When Julie Greene started baking bread in rural Rwanda between 2010 and 2012, she had no idea it would evolve into a full-time business. With no access to fresh bread, she and Markey Culver, a fellow member of the Peace Corps and her soon-to-be business partner, began rolling out dough. “There’s a local product called amandazi — a fried dough — which was really the only form of bread we could get here,” says Greene. Neither of them wanted to replace their morning toast with a deep-fried bun, so, using recipes from the Peace Corps cookbook and working with the ingredients available, they began making their own daily staple.
The warm whiff of fresh baked goods caught on, so Greene and Culver quickly found themselves teaching the women from the co-op where they worked how to make bread. They then began to sell it at the weekly market. “The ingredients were available, so we decided to teach people [the craft] right there,” says Greene. The concept quickly evolved into a business with strong social elements: use local ingredients to support farmers in the area, adjust recipes to be more nutritious, and employ more local women.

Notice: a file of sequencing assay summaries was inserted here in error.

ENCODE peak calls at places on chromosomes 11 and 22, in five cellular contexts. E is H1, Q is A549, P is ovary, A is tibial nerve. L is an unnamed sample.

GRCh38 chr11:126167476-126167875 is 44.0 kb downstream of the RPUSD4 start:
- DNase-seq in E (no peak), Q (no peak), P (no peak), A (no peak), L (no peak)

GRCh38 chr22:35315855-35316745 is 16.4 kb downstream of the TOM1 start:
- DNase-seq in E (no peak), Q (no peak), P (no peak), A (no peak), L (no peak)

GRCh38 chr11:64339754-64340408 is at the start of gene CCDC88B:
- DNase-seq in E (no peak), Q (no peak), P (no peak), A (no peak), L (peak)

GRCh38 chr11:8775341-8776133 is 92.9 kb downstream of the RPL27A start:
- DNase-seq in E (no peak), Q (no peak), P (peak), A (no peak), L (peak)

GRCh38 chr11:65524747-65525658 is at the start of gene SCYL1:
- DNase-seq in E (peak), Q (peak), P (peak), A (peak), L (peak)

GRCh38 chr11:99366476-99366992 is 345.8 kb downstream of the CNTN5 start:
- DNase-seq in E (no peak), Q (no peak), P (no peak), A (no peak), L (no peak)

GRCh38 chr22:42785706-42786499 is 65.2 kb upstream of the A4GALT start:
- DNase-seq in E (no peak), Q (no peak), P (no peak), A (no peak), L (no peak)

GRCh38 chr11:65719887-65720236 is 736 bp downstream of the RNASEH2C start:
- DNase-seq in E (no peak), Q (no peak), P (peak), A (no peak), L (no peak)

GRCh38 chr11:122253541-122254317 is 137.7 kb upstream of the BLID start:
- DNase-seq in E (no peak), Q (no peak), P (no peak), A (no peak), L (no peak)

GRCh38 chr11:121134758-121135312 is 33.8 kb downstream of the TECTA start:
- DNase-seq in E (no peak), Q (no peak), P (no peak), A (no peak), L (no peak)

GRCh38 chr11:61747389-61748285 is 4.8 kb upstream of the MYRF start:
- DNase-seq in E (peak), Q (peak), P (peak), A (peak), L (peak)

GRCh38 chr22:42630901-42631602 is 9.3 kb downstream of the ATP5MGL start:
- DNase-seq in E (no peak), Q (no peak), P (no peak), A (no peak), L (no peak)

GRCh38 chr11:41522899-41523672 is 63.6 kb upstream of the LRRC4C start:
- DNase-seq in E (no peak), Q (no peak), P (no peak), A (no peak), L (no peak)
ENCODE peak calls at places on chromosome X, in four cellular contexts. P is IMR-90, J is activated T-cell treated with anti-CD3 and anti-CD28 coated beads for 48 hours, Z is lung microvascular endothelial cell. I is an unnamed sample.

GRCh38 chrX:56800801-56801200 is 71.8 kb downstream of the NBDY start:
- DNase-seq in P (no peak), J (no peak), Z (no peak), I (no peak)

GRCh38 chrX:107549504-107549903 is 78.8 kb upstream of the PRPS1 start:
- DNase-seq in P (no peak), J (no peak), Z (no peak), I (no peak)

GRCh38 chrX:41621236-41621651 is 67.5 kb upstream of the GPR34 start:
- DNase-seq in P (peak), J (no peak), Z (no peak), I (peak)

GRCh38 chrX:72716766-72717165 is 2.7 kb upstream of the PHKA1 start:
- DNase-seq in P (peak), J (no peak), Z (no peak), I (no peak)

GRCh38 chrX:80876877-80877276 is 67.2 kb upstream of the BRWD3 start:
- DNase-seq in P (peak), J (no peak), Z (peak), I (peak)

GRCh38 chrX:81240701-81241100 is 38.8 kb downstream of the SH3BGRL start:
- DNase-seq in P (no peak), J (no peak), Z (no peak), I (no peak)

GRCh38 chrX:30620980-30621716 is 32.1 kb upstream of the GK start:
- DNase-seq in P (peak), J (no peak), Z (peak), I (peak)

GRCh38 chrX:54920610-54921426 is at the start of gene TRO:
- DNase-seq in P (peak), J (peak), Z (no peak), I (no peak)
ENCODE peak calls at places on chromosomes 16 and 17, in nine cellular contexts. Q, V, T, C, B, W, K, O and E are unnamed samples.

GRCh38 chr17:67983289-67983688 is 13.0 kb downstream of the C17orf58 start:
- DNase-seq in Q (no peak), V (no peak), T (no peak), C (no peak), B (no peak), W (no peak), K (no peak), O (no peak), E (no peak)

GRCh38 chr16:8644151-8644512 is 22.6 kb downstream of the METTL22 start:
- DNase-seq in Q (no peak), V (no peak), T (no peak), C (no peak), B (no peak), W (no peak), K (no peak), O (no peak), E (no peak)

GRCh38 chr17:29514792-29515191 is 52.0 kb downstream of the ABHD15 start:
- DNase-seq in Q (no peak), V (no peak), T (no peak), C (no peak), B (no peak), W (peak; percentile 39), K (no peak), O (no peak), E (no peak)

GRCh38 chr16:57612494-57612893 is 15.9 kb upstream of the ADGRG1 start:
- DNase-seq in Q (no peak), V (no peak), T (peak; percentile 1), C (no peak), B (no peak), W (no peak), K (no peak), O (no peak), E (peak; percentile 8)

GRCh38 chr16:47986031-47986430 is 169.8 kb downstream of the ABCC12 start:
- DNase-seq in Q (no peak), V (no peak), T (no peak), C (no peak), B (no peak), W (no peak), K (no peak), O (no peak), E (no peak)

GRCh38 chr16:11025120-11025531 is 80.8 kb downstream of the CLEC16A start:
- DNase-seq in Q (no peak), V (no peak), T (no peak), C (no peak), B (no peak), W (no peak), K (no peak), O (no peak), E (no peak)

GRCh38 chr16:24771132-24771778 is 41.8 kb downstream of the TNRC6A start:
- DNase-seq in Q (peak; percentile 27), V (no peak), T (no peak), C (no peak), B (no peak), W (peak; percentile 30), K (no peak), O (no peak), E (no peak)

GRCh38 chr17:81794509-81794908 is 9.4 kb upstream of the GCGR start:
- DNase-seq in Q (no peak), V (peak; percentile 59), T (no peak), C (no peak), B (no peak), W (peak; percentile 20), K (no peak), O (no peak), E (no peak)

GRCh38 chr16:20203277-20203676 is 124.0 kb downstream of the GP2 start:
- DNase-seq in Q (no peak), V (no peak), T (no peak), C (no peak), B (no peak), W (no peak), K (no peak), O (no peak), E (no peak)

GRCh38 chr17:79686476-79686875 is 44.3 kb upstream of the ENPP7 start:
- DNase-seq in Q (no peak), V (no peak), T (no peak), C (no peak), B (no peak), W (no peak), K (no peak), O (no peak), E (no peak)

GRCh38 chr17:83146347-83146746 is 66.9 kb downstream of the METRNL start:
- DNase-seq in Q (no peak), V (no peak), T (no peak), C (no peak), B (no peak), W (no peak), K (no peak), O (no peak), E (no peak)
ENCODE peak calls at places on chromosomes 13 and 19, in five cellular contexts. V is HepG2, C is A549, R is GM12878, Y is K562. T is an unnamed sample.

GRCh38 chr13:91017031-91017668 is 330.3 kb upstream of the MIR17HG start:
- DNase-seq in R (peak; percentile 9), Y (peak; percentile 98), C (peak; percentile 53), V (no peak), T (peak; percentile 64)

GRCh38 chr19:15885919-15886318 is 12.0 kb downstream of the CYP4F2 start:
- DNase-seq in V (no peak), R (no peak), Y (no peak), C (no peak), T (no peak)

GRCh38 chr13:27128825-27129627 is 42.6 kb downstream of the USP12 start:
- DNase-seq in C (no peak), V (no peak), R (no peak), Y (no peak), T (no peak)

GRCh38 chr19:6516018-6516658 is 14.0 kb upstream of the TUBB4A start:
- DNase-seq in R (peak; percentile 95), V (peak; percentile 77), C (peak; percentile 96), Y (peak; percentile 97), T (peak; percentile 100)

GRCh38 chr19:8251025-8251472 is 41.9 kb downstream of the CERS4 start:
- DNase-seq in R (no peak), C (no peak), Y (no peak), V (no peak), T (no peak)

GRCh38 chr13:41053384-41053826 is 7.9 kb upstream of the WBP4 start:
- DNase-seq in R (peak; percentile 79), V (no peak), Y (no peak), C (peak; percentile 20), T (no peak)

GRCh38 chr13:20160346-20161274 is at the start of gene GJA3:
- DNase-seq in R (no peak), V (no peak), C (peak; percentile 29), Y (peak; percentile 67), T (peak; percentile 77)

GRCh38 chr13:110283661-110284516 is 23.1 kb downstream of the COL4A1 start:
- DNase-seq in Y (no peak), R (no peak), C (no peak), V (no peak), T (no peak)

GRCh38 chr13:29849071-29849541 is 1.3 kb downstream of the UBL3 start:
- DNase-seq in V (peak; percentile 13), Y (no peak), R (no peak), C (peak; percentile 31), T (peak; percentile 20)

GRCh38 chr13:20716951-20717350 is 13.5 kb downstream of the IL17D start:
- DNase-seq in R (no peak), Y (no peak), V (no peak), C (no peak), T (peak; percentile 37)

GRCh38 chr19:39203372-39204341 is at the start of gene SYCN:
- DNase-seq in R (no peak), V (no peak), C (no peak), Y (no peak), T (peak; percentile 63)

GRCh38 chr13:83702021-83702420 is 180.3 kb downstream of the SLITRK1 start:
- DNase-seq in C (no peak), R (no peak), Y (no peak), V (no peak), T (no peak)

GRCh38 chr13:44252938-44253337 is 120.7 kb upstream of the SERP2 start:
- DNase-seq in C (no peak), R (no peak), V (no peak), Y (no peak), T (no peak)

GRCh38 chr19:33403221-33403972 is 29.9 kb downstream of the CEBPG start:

“It’s been an accidental process,” laughs Greene. She and I are sitting on a patio overlooking the courtyard of their newly opened flagship, the Women’s Bakery, a bright café with freshly painted walls, colorful cushions, and simple wooden tables. The café looks more like a trendy bakery than a program providing women all over the country with opportunities. Despite Rwanda having more gender equality than many other African countries, on a day-to-day basis (as in many countries around the globe), women still aren’t on a level playing field with men. “We felt strongly that there needed to be more opportunities for women,” says Greene. She describes the knock-on effect of gender inequality in Rwanda: “It starts from the beginning: fewer girls make it to school, so fewer girls graduate, and fewer girls then make it into the workforce.”